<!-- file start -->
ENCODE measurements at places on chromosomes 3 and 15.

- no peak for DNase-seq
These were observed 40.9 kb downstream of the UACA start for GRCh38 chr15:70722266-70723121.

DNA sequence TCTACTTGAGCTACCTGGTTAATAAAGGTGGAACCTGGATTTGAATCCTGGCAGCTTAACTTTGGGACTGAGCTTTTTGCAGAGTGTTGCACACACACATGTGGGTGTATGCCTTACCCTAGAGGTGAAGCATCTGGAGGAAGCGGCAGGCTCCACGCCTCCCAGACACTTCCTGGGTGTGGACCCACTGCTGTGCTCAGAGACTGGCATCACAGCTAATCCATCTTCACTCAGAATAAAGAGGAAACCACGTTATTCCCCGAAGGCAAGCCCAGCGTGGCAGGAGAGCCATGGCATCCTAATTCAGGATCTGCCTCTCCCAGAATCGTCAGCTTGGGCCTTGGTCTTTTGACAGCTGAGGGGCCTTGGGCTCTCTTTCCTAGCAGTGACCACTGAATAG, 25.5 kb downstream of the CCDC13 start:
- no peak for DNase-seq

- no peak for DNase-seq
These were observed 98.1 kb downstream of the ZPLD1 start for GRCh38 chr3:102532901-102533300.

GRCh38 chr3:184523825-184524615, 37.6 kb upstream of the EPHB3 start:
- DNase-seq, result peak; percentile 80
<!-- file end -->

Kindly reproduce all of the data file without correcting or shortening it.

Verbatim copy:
ENCODE measurements at places on chromosomes 3 and 15.

- no peak for DNase-seq
These were observed 40.9 kb downstream of the UACA start for GRCh38 chr15:70722266-70723121.

DNA sequence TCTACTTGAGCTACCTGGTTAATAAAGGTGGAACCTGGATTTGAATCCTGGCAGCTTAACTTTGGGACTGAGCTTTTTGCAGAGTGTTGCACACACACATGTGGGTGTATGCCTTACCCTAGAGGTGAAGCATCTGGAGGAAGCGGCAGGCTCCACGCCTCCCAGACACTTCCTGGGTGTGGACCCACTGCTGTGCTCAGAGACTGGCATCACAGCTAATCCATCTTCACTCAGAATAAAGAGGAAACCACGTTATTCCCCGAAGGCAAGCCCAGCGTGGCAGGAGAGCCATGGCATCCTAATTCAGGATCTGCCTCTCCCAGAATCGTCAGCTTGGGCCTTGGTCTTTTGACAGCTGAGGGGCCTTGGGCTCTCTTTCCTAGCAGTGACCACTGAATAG, 25.5 kb downstream of the CCDC13 start:
- no peak for DNase-seq

- no peak for DNase-seq
These were observed 98.1 kb downstream of the ZPLD1 start for GRCh38 chr3:102532901-102533300.

GRCh38 chr3:184523825-184524615, 37.6 kb upstream of the EPHB3 start:
- DNase-seq, result peak; percentile 80